17. 17.
    R. I. Barnhisel and P. M. Bertsch, “Chlorites and hydroxy-interlayered vermiculite and smectite,” in Weed. Minerals in Soil Environments, Ed. by J. B. Dixon (Soil Science Society of America, Madison, 1989), pp. 729–788.Google Scholar
  18. 18.
    E. B. A. Bisdom, G. Ctoops, J. Delvigne, P. Curmi, and H.-J. Altemuller, “Micromorphology of weathering biotite and its secondary products,” Pedologie 32 (2), 225–252 (1982).Google Scholar
  19. 19.
    S. Bonneville, D. J. Morgan, A. Schmalenberger, A. Bray, A. Brown, S. A. Banwart, and L. G. Benning, “Tree-mycorrhiza symbiosis accelerate mineral weathering: evidences from nanometer-scale elemental fluxes at the hypha–mineral interface,” Geochim. Cosmochim. Acta 75, 6988–7005 (2011).CrossRefGoogle Scholar
  20. 20.
    V. Brahy and B. Delvaux, “Cation exchange resin and test vermiculite to study soil processes in situ in a toposequence of Luvisol and Cambisol on loess,” Eur. J. Soil Sci. 52 (3), 397–408 (2001).CrossRefGoogle Scholar
  21. 21.
    A. W. Bray, L. G. Benning, S. Bonneville, and E. H. Oelkers, “Biotite surface chemistry as a function of aqueous fluid composition,” Geochim. Cosmochim. Acta 128, 58–70 (2014).CrossRefGoogle Scholar
  22. 22.
    A. W. Bray, E. H. Oelkers, S. Bonneville, D. Wolff-Boenisch, N. J. Potts, G. Fones, and L. G. Benning, “The effect of pH, grain size, and organic ligands on biotite weathering rates,” Geochim. Cosmochim. Acta 164, 127–145 (2015).CrossRefGoogle Scholar
  23. 23.
    C. Calvaruso, M.-P. Turpault, and P. Frey-Klett, “Root-associated bacteria contribute to mineral weathering and to mineral nutrition in trees: a budgeting analysis,” Appl. Environ. Microbiol. 72 (2), 1258–1266 (2006).CrossRefGoogle Scholar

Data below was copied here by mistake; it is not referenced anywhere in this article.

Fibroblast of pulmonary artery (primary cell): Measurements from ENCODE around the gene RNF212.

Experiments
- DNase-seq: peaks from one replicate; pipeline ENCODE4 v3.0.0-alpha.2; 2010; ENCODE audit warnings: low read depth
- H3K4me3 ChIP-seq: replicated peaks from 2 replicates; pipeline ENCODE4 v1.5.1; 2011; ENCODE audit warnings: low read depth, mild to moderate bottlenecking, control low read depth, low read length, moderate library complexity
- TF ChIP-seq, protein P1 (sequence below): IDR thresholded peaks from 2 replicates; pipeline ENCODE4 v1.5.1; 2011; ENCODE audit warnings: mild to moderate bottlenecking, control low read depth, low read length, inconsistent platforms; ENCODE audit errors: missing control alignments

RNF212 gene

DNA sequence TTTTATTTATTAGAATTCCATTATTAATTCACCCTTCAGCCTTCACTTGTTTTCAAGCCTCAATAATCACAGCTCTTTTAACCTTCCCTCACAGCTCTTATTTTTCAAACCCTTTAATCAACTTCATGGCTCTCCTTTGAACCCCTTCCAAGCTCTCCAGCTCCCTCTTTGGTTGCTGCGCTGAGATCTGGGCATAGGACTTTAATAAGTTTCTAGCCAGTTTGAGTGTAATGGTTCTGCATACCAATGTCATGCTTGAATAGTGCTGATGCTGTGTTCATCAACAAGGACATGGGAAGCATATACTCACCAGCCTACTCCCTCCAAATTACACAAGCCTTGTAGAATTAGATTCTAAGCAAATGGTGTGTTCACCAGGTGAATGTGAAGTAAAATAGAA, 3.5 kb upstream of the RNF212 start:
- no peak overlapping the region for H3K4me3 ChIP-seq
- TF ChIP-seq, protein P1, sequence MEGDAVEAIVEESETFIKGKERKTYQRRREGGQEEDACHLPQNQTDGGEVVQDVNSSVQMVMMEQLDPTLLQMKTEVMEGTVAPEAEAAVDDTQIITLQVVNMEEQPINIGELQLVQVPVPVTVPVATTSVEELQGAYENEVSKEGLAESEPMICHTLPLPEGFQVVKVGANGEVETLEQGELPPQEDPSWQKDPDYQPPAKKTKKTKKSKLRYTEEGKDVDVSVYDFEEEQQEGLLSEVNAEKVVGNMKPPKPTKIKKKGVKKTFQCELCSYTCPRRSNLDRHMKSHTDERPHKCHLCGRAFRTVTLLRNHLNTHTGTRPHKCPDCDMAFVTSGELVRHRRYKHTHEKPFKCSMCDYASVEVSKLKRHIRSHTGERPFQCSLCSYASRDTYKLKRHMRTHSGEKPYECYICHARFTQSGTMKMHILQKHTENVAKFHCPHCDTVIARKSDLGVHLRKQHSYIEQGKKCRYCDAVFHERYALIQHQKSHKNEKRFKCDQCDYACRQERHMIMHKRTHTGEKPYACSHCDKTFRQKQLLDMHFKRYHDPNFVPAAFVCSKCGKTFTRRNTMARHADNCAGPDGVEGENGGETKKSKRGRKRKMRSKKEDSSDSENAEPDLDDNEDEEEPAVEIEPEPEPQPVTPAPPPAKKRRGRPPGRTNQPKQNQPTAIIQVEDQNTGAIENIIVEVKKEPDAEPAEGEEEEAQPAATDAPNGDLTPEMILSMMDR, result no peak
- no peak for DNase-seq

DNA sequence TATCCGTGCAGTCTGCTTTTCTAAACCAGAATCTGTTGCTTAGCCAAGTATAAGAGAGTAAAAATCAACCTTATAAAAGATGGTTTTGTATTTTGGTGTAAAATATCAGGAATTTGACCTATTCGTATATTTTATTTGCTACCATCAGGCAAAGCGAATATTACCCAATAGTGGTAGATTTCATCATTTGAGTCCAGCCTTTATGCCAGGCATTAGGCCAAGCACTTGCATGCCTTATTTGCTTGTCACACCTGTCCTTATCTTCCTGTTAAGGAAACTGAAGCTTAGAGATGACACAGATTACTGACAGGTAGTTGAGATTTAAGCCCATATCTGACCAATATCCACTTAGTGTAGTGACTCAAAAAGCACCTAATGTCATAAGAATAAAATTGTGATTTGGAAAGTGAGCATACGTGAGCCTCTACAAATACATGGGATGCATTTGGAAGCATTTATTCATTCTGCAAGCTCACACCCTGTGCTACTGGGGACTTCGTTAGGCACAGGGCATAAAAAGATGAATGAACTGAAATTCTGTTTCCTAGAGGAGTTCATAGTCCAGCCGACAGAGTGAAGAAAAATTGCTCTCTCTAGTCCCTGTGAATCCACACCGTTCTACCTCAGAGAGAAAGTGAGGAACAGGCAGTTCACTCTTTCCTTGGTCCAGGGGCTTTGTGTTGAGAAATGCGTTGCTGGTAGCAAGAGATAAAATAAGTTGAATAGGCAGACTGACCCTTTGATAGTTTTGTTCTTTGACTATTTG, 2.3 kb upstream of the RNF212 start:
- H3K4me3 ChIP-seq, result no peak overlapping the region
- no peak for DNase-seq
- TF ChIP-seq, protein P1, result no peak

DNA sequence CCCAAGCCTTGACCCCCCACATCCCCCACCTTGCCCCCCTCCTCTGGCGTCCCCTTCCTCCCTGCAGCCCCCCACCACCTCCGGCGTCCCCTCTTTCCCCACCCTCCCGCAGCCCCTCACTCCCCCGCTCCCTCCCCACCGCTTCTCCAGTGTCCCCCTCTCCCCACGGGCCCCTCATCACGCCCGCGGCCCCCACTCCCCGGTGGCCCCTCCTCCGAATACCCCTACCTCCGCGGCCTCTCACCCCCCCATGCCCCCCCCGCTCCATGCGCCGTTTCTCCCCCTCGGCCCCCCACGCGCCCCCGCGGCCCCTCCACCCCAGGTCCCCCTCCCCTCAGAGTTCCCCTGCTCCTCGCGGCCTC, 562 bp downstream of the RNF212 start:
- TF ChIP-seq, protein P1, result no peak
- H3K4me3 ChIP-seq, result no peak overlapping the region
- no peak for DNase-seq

24. 24.
    L. Dzene, E. Ferrage, J.-C. Viennet, E. Tertre, and F. Hubert, “Crystal structure control of aluminized clay minerals on the mobility of cesium in contaminated soil environments,” Sci. Rep. 7 (4318), 1–12 (2017).Google Scholar
  25. 25.
    H. L. Ehrlich, Geomicrobiology (Marcel Dekker, New York, 2002).Google Scholar
  26. 26.
    V. C. Farmer, J. D. Russel, W. J. McHardy, A. C. D. Newman, J. L. Ahlrichs, and J. Y. H. Rimsaite, “Evidence for loss of protons and octachedral iron from oxidized biotites and vermiculites,” Miner. Mag. 38 (294), 12–13 (1971).CrossRefGoogle Scholar
  27. 27.
    A. W. Fordham, “Weathering of biotite into dioctahedral clay minerals,” Clay Miner. 25, 51–63 (1990).CrossRefGoogle Scholar
  28. 28.
    R. J. Gilkes, R. C. Young, and J. P. Quirk, “The oxidation of octahedral iron in biotite,” Clays Clay Miner. 20, 303–315 (1972).CrossRefGoogle Scholar
  29. 29.